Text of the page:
For further categorical exclusions see: 18 C.F.R. § 380.4(a). FERC will independently evaluate environmental information supplied in an application and in comments by the public. FERC may determine that although an action normally would be categorically excluded, it should be considered a major federal action requiring an environmental document under NEPA 18 C.F.R. § 380.4(b). FERC may require an environmental report or other additional environmental information, and will prepare an environmental assessment or an environmental impact statement. 18 C.F.R. § 380.4(b)(1). Such circumstances may exist when the action may have an effect on one of the following:
- Indian lands;
- Wilderness areas;
- Wild and scenic rivers;
- Units of the National Park System, National Refuges, or National Fish Hatcheries;
- Anadromous fish or endangered species; or
- Where the environmental effects are uncertain.
9-FD-i.4 - Conduct On-Site Evaluation
If an on-site evaluation has not yet been completed, it is conducted to evaluate the potential impacts from the activity. An on-site evaluation may not be required for activities covered under casual use or categorical exclusion (CE). 40 C.F.R. § 1508.4. For more information about On-Site Evaluation see:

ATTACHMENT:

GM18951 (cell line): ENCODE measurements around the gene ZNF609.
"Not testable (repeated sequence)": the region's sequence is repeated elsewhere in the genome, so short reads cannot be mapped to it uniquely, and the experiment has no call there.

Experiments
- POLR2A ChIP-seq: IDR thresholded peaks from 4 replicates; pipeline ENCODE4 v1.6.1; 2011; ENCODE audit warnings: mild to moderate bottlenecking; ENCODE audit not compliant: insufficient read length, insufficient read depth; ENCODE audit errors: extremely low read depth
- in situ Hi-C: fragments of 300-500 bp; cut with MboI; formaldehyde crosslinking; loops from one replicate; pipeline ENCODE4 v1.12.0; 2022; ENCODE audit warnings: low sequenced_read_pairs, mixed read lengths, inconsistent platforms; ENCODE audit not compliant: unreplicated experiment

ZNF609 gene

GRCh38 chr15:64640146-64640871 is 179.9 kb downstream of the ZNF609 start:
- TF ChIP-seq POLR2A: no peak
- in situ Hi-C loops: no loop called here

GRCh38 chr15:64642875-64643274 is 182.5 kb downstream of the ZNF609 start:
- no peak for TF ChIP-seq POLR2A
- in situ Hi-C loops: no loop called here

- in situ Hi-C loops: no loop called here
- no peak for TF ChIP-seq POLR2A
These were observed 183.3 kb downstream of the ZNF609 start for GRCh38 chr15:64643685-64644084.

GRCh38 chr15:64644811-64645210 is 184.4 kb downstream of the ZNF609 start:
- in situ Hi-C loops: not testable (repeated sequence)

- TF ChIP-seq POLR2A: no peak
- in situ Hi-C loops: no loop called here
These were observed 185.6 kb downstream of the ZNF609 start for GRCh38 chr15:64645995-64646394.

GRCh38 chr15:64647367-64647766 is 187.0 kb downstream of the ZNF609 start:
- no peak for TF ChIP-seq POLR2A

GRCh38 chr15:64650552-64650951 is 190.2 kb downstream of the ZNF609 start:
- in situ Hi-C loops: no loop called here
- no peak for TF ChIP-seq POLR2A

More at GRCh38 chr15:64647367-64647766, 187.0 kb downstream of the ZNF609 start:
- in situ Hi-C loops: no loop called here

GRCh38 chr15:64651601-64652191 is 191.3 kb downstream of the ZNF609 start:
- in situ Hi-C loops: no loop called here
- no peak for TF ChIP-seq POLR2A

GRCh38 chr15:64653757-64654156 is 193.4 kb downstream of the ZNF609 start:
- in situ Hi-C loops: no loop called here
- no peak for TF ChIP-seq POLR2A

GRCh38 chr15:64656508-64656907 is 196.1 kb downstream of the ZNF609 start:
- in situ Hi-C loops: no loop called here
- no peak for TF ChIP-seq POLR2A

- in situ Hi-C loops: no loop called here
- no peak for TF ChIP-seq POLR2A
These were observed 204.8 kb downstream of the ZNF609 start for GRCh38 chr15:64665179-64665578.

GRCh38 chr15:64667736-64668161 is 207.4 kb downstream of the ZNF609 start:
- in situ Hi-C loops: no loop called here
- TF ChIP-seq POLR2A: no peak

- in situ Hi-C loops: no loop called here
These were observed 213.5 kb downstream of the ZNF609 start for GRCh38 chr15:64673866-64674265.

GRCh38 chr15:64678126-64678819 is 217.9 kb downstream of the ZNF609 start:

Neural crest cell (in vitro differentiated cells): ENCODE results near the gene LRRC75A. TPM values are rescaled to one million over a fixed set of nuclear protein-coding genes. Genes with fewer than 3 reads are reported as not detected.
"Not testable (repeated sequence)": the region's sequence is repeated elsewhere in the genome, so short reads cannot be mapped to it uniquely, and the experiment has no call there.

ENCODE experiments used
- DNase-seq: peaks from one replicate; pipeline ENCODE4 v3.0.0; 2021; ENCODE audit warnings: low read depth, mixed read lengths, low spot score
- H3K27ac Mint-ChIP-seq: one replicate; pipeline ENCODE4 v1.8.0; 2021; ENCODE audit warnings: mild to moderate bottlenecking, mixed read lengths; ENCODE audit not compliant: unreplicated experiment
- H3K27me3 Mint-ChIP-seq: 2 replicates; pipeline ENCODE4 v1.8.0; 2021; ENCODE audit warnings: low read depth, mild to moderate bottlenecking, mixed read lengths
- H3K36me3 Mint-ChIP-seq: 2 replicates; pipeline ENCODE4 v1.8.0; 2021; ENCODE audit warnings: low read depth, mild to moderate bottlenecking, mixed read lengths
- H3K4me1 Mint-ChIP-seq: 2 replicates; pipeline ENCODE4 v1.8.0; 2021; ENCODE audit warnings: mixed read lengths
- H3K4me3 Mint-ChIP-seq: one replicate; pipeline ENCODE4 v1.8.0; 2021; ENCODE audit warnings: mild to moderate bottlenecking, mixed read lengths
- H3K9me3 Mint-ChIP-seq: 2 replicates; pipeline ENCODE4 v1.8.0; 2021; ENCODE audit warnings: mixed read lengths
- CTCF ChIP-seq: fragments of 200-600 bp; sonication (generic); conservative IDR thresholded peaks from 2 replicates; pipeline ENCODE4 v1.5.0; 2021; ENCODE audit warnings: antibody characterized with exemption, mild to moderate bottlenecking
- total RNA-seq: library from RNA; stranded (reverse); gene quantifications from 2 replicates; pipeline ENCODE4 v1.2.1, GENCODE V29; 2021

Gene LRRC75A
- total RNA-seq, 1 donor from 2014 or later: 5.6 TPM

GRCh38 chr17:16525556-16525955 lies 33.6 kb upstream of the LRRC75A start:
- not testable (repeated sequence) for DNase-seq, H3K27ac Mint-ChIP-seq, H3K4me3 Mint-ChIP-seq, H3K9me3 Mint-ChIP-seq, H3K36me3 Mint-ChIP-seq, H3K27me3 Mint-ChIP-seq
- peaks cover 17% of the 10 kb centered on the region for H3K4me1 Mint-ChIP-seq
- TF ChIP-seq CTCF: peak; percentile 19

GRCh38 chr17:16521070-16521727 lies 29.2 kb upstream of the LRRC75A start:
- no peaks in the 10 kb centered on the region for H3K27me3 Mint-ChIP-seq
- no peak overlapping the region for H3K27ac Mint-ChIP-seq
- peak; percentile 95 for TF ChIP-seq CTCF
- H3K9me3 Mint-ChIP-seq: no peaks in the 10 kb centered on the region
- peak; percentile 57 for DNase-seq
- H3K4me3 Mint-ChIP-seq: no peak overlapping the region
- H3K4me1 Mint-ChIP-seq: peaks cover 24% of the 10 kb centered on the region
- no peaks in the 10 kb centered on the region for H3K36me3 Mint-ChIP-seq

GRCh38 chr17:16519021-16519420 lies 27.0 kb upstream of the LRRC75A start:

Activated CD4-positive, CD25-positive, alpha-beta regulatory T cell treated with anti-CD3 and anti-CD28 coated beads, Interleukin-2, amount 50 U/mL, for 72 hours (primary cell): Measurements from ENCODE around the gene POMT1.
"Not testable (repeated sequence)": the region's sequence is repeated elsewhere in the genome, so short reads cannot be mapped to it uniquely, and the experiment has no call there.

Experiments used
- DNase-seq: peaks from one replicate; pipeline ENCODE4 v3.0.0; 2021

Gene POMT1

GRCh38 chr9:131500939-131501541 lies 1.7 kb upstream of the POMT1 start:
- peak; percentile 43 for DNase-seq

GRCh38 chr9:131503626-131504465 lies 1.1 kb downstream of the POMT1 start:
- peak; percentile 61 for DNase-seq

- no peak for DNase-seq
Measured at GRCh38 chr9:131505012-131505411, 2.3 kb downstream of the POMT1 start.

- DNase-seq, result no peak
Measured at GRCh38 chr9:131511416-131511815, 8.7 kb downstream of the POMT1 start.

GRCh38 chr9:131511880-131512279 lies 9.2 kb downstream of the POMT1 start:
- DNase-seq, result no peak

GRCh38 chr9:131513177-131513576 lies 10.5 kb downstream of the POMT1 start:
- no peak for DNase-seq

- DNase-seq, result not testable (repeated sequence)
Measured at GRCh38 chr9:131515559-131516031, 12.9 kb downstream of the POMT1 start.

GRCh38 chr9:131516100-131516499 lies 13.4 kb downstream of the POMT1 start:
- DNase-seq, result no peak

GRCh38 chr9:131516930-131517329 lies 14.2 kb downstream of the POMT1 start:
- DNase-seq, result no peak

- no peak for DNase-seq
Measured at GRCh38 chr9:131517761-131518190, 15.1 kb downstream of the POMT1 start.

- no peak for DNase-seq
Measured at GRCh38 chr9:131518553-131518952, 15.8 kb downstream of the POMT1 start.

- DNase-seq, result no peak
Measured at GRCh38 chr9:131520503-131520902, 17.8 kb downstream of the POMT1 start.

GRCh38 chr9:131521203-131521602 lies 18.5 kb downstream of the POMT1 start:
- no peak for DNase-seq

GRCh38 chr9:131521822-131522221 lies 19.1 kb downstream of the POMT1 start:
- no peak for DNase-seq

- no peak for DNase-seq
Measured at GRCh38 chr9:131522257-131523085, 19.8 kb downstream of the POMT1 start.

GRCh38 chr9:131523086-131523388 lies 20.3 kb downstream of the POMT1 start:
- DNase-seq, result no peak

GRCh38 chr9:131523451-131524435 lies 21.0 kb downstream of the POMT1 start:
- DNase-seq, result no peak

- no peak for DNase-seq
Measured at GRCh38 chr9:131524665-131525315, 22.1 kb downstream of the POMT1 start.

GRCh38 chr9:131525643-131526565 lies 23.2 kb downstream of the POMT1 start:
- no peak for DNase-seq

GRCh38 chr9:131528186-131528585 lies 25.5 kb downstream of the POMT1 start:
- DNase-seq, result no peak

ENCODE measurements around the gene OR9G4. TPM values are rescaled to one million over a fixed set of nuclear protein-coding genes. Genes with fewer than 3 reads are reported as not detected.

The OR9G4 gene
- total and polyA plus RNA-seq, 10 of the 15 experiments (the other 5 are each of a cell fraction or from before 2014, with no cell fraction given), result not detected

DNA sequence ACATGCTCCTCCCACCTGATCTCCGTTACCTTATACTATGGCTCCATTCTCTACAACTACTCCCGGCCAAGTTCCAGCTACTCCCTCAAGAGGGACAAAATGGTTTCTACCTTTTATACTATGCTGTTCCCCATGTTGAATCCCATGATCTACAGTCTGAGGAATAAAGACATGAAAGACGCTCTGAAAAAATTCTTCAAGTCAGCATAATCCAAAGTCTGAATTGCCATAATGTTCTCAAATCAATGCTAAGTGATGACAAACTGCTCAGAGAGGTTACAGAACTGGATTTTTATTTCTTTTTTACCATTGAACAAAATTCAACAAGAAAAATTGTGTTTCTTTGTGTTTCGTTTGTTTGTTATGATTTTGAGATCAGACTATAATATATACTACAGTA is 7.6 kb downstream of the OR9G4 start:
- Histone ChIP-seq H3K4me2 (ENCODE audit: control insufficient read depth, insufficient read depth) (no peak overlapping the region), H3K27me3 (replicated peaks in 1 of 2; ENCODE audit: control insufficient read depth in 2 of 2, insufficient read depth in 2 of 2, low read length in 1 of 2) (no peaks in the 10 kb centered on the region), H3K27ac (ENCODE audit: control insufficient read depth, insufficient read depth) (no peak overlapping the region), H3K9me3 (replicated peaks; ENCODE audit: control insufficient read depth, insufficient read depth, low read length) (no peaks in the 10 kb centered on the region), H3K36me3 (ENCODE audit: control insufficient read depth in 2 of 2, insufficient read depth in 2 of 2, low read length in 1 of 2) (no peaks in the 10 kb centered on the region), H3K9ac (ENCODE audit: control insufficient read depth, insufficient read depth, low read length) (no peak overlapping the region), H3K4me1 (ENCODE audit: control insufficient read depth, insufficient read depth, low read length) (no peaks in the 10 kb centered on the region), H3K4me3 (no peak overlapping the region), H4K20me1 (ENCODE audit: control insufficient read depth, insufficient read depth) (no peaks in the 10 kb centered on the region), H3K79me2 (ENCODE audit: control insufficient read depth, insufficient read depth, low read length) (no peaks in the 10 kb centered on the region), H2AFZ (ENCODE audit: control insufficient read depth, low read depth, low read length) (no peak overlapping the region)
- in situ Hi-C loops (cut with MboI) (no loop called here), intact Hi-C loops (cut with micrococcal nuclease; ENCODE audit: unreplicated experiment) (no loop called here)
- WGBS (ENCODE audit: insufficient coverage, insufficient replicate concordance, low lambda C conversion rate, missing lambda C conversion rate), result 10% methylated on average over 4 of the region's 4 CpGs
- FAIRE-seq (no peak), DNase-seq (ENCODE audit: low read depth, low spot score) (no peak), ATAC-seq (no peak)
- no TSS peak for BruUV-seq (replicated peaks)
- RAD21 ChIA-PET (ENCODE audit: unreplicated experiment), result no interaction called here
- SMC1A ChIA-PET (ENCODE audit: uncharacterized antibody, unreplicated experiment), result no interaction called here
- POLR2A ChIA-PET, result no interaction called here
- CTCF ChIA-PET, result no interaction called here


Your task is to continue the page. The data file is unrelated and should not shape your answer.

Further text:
9-FD-i.5 – Is the Action one that Normally Requires an EIS?
Certain actions are deemed by FERC to normally require the preparation of an Environmental Impact Statement (EIS). Such actions include licenses under Part I of the Federal Power Act for the construction of any unconstructed water power projects. 18 C.F.R. § 380.6(a)(4). If FERC believes that a proposed action may not significantly affect the quality of the environment, then an Environmental Assessment (EA) will be prepared first. FERC has outlined certain actions that require an EA, including: